A sparkling new Christmas novel from Julia Williams.
It's Christmas, and Beth King is preparing to spend it in the bosom of her family, doing the same things they have done since time immemorial: arguing with each other, stuffing themselves silly, putting up with Grandad making them watch the Queen, and having the family row by teatime.
Despite having children of their own, Beth and her husband, Daniel, have never quite managed to escape the horrors of the Holroyd family Christmas. Beth's mother, Mary, would never countenance anyone else cooking the turkey. So the family traditions have stuck....
But this year things are going to be just a little bit different. For a start Beth's brother, bachelor Ged, appears to have a girlfriend in tow. A very pregnant girlfriend. And her sister, Lou, whose car-crash love life could be a boilerplate for every soap opera going, has turned up in floods, having been ditched on Christmas Eve - again.
Meanwhile Beth, who has spent years trying to maintain the façade of one completely in control, is facing up to the fact that she has no idea how to deal with either her teenage children or her overstressed husband. And her hitherto successful picture-book career seems to be on the skids as she tries to get to grips with her newest project, a Christmas book entitled The Littlest Angel.
As the family gather for Christmas Day, childhood tensions resurface, the teenagers bicker, and Beth wishes more than ever that she could hide away and forget the festive season once and for all. And that's before her parents drop their bombshell....
©2016 Julia Williams (P)2016 HarperCollins Publishers
Praise for Julia's Christmas novels:
"Heart-warming, witty and magical.... I shed a few tears!" (Sun)
"Terrifically warm, with lovely, lively characters." (Fiona Walker)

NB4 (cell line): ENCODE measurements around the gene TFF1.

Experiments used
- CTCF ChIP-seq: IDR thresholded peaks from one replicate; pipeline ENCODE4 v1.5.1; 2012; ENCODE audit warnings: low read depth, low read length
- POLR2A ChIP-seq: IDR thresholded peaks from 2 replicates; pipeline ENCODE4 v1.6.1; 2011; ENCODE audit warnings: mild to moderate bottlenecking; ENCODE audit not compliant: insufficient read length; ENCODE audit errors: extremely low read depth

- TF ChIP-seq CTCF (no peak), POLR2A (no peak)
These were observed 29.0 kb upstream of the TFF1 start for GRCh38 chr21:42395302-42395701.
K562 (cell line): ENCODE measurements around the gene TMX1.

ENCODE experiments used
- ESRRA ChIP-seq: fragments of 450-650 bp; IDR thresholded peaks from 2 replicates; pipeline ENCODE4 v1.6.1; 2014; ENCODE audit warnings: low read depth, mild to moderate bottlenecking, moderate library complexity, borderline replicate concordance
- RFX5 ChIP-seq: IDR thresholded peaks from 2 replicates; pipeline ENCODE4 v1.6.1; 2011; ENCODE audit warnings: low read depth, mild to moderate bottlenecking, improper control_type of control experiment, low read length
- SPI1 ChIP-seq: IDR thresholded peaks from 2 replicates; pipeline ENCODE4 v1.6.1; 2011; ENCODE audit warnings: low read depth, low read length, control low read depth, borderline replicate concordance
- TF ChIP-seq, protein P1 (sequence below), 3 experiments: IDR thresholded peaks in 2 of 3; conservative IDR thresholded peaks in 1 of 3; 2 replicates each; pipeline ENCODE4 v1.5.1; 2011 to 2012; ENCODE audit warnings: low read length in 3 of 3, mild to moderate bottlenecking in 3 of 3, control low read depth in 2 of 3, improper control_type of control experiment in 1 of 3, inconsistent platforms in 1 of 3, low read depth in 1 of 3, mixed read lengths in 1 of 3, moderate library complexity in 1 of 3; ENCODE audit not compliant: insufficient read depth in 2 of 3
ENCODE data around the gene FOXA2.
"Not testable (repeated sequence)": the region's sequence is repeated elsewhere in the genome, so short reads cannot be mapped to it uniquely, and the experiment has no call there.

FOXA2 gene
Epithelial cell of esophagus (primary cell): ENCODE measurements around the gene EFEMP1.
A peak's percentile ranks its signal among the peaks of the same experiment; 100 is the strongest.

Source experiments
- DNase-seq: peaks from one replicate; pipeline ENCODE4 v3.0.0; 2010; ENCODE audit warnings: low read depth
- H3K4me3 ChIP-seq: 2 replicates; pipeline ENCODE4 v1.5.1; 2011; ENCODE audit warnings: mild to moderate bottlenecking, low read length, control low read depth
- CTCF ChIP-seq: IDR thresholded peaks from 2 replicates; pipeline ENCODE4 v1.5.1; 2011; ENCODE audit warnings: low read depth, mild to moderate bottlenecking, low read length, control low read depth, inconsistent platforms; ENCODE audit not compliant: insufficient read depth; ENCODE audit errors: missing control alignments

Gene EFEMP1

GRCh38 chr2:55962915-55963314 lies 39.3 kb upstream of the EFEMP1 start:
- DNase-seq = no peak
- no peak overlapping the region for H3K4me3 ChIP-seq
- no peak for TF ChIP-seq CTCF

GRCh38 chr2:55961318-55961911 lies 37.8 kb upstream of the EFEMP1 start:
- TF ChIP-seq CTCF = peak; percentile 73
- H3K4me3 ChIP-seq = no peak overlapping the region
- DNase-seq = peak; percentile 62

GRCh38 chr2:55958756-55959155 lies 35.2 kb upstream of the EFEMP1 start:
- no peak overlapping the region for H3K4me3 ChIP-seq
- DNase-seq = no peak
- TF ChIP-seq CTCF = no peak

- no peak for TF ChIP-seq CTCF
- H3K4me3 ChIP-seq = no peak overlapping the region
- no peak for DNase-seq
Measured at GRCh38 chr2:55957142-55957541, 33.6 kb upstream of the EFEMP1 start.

"A brilliant read...absolutely wonderful." (Cosmochicklitan)
"Heart-warming and engaging...poignant." (OneMorePage)
"Warm and completely irresistible!" (Chick Lit Central)
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"Good insight into the importance of the personal experiences of individuals."
That we are so locked into our own version of events is depicted well here. If I were a psychotherapist I would probably just hand my client this book & say " see it from the other person's angle". However it's a pity the author didn't have the ability to write in the 1st person for each character; going in to deeper personalisation of each individuals subjective experience . It got a bit boring the way it was written. Just a monologue of events. The narrator gabbled a bit, would slide unassociated paragraphs into one long schpeel. Poignant pauses, meaningful inflections & really thinking about what she was reading would have added life to the monologue. The narrator seemed as she was just be hell bent on rushing the story through as quickly as getting the words out would allow.
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